Subject(s)
COVID-19 , Virtual Reality , Humans , Pandemics , Learning
15.
J Hand Surg Am ; 48(5): 499-505, 2023 05.
Article in English | MEDLINE | ID: covidwho-2232695

ABSTRACT

Accelerated in part by the coronavirus disease 2019 pandemic, medical education has increasingly moved into the virtual sphere in recent years. Virtual surgical education encompasses several domains, including live virtual surgery and virtual and augmented reality. These technologies range in complexity from streaming audio and video of surgeries in real-time to fully immersive virtual simulations of surgery. This article reviews the current use of virtual surgical education and its possible applications in hand surgery. Applications of virtual technologies for preoperative planning and intraoperative guidance, as well as care in underresourced settings, are discussed. The authors describe their experience creating a virtual surgery subinternship with live virtual surgeries. There are many roles virtual technology can have in surgery, and this review explores potential value these technologies may have in hand surgery.


Subject(s)
Augmented Reality , COVID-19 , Specialties, Surgical , Virtual Reality , Humans , Hand/surgery
16.
J Environ Manage ; 334: 117480, 2023 May 15.
Article in English | MEDLINE | ID: covidwho-2232004

ABSTRACT

Greater efforts are required to educate the public about marine conservation as the marine environment continues to deteriorate over time. A way to remotely travel during the pandemic is provided by virtual reality technologies in marine ecotourism. In order to present a theoretical framework that explains consumers' propensity to participate in virtual reality technology, this study draws on the theories of perceived risk, trust, and attitude. An online survey with 451 respondents was administered in Singapore and structural equation modeling was applied to analyze the data. The results reflect that perceived health risk, perceived financial risk, perceived social risk, and perceived performance risk, mediated by trust and attitude, have a significant influence on consumers' willingness to participate in virtual reality technologies in marine ecotourism. After analyzing their total effects, trust was found to have the highest effect on willingness to participate, followed by attitude, perceived social risk, perceived financial risk, perceived health risk, and perceived performance risk. Overall, the present research offers new perspectives on comprehending the drivers of willingness to participate, as well as implicating policies to raise public awareness of marine conservation, as well as to raise more money to support marine conservation initiatives.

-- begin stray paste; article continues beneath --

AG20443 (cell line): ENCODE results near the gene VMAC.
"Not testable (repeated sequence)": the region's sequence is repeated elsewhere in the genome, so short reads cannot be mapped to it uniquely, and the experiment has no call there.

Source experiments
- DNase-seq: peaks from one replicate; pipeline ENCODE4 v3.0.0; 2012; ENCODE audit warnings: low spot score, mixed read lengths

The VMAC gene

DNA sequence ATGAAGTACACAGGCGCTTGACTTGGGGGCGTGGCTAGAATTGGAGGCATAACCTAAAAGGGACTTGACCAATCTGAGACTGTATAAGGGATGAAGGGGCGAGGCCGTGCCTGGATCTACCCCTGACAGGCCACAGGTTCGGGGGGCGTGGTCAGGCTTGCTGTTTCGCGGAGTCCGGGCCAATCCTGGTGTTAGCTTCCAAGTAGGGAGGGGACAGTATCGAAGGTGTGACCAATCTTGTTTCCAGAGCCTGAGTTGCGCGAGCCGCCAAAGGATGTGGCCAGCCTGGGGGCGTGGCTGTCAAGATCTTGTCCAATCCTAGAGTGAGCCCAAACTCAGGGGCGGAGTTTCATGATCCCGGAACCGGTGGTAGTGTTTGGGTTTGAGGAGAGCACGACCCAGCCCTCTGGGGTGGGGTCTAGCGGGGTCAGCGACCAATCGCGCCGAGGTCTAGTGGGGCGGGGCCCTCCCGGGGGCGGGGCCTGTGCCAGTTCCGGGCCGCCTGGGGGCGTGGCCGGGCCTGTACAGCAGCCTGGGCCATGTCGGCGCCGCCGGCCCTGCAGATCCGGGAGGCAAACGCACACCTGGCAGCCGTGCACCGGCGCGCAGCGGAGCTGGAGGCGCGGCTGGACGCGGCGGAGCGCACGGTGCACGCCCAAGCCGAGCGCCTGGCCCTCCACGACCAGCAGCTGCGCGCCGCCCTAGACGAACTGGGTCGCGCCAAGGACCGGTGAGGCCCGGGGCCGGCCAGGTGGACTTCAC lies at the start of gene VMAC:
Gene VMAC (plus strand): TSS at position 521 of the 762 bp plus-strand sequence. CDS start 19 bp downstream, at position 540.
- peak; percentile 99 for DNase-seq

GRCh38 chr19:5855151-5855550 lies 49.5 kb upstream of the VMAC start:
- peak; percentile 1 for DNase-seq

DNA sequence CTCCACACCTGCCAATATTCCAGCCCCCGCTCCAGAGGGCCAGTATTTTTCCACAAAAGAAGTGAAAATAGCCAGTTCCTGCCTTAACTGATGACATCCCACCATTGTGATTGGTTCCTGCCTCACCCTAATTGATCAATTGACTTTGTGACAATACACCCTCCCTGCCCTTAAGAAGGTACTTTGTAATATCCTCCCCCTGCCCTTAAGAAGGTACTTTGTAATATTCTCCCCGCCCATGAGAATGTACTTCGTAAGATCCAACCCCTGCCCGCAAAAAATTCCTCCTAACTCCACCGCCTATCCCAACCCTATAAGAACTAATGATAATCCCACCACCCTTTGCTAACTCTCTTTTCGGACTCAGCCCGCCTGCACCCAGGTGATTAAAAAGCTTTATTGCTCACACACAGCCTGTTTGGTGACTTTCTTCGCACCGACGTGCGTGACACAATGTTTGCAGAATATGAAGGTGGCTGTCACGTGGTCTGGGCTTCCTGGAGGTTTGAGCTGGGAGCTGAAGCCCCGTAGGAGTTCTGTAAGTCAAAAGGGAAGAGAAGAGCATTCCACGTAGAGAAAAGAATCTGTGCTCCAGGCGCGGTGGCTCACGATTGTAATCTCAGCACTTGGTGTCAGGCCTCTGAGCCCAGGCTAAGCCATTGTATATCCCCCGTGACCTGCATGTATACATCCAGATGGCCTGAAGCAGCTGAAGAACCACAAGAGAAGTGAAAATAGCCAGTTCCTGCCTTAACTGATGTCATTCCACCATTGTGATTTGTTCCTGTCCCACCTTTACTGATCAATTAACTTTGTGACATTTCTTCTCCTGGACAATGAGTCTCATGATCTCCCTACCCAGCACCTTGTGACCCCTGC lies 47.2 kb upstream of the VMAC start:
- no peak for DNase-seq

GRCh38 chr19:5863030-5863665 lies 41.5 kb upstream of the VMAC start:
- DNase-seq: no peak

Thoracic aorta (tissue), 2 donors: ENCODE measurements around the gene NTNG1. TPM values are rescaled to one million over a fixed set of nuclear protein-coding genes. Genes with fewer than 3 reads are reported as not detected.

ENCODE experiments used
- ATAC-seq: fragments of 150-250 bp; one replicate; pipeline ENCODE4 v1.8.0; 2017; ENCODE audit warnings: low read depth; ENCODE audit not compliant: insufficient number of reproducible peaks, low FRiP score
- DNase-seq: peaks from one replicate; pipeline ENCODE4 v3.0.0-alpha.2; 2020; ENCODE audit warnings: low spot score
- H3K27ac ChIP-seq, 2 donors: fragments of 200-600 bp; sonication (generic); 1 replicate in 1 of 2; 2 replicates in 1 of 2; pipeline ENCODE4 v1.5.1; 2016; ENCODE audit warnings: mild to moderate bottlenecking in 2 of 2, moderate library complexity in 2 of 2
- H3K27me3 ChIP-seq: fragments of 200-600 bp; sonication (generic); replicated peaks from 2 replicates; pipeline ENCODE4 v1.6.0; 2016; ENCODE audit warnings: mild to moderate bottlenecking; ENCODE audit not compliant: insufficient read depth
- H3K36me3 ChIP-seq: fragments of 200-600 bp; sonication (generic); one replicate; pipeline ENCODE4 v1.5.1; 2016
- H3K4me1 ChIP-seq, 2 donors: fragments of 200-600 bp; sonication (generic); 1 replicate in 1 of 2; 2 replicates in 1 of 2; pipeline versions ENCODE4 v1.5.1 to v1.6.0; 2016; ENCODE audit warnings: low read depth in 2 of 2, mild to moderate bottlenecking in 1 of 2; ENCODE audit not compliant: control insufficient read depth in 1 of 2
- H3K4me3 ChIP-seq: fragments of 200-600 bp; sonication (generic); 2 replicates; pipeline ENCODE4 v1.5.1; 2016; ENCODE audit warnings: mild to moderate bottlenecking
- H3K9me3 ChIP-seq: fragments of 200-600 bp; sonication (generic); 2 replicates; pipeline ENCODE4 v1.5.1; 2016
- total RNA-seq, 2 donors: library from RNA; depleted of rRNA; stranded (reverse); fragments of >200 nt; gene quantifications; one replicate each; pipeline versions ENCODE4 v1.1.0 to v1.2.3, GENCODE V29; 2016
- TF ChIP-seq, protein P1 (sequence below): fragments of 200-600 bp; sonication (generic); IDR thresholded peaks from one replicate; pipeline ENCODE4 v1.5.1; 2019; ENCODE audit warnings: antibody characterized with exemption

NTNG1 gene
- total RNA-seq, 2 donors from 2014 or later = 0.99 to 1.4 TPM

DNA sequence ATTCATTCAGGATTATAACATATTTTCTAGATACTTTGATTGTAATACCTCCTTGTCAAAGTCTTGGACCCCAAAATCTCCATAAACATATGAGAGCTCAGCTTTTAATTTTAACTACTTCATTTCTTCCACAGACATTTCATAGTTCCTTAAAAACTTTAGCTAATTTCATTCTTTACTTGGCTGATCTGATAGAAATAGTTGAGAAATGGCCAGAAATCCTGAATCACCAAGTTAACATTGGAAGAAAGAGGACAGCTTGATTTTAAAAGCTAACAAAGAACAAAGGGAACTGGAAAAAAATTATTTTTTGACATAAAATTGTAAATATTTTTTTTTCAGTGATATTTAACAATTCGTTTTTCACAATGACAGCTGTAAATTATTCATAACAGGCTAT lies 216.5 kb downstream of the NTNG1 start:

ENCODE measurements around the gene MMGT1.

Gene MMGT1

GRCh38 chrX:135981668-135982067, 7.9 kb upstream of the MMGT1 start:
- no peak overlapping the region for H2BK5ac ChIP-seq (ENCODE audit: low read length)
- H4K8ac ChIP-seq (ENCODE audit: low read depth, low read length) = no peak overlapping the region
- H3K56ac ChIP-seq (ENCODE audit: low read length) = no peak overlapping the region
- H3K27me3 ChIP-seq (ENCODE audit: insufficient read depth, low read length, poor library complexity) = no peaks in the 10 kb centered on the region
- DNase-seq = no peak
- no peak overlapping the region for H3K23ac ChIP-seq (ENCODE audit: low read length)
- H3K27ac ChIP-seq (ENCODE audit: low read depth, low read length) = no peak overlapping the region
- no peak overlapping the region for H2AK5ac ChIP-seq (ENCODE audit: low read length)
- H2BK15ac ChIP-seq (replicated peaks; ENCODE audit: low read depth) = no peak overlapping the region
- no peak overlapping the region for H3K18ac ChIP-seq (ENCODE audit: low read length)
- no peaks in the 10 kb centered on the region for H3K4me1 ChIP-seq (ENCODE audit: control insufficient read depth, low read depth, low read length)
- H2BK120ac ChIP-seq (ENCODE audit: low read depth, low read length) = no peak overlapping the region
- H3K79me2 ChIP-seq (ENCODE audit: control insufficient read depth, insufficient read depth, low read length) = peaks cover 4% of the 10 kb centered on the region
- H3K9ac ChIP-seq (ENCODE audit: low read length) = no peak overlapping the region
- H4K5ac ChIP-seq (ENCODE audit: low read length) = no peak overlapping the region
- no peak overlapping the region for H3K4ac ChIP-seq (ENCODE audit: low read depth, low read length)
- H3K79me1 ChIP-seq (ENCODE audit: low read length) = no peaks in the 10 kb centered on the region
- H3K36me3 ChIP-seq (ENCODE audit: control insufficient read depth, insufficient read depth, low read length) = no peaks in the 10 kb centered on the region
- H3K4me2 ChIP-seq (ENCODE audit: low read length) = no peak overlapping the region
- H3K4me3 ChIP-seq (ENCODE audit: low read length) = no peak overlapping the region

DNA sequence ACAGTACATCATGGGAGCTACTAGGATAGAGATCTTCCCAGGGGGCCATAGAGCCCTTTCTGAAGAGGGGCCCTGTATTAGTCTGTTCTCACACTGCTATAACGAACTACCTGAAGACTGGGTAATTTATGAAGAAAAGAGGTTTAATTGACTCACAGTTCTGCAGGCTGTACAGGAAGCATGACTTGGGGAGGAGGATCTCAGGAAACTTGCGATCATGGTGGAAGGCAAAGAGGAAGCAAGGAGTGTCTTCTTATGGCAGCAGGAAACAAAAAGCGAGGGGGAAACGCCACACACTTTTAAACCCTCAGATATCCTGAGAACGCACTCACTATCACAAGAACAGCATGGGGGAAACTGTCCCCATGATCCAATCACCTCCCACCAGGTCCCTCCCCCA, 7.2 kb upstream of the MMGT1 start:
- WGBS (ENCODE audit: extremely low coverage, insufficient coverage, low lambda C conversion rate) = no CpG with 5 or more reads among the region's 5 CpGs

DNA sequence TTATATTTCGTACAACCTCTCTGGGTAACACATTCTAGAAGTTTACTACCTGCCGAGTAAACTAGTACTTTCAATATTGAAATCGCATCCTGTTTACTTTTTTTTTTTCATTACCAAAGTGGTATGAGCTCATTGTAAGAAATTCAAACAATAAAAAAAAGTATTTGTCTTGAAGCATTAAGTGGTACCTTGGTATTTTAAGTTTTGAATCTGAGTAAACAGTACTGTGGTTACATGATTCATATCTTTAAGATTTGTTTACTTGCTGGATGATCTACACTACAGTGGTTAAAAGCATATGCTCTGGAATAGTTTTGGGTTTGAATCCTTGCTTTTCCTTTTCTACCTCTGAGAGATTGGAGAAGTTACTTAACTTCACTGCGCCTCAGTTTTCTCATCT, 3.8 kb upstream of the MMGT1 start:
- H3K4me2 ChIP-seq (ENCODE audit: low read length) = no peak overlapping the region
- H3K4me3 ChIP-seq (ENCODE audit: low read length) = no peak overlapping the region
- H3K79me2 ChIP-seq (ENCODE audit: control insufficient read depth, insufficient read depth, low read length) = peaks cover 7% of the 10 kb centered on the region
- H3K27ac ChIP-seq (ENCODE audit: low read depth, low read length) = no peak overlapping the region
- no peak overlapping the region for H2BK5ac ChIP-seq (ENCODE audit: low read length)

Subject(s)
Attitude , Virtual Reality , Surveys and Questionnaires , Trust , Consumer Behavior
17.
Int Orthop ; 47(3): 611-621, 2023 03.
Article in English | MEDLINE | ID: covidwho-2237485

ABSTRACT

PURPOSE: Extended reality (XR) is defined as a spectrum of technologies that range from purely virtual environments to enhanced real-world environments. In the past two decades, XR-assisted surgery has seen an increase in its use and also in research and development. This scoping review aims to map out the historical trends in these technologies and their future prospects, with an emphasis on the reported outcomes and ethical considerations on the use of these technologies. METHODS: A systematic search of PubMed, Scopus, and Embase for literature related to XR-assisted surgery and telesurgery was performed using Preferred Reporting Items for Systematic reviews and Meta-Analyses extension for scoping reviews (PRISMA-ScR) guidelines. Primary studies, peer-reviewed articles that described procedures performed by surgeons on human subjects and cadavers, as well as studies describing general surgical education, were included. Non-surgical procedures, bedside procedures, veterinary procedures, procedures performed by medical students, and review articles were excluded. Studies were classified into the following categories: impact on surgery (pre-operative planning and intra-operative navigation/guidance), impact on the patient (pain and anxiety), and impact on the surgeon (surgical training and surgeon confidence). RESULTS: One hundred and sixty-eight studies were included for analysis. Thirty-one studies investigated the use of XR for pre-operative planning concluded that virtual reality (VR) enhanced the surgeon's spatial awareness of important anatomical landmarks. This leads to shorter operating sessions and decreases surgical insult. Forty-nine studies explored the use of XR for intra-operative planning. They noted that augmented reality (AR) headsets highlight key landmarks, as well as important structures to avoid, which lowers the chance of accidental surgical trauma. Eleven studies investigated patients' pain and noted that VR is able to generate a meditative state. This is beneficial for patients, as it reduces the need for analgesics. Ten studies commented on patient anxiety, suggesting that VR is unsuccessful at altering patients' physiological parameters such as mean arterial blood pressure or cortisol levels. Sixty studies investigated surgical training whilst seven studies suggested that the use of XR-assisted technology increased surgeon confidence. CONCLUSION: The growth of XR-assisted surgery is driven by advances in hardware and software. Whilst augmented virtuality and mixed reality are underexplored, the use of VR is growing especially in the fields of surgical training and pre-operative planning. Real-time intra-operative guidance is key for surgical precision, which is being supplemented with AR technology. XR-assisted surgery is likely to undertake a greater role in the near future, given the effect of COVID-19 limiting physical presence and the increasing complexity of surgical procedures.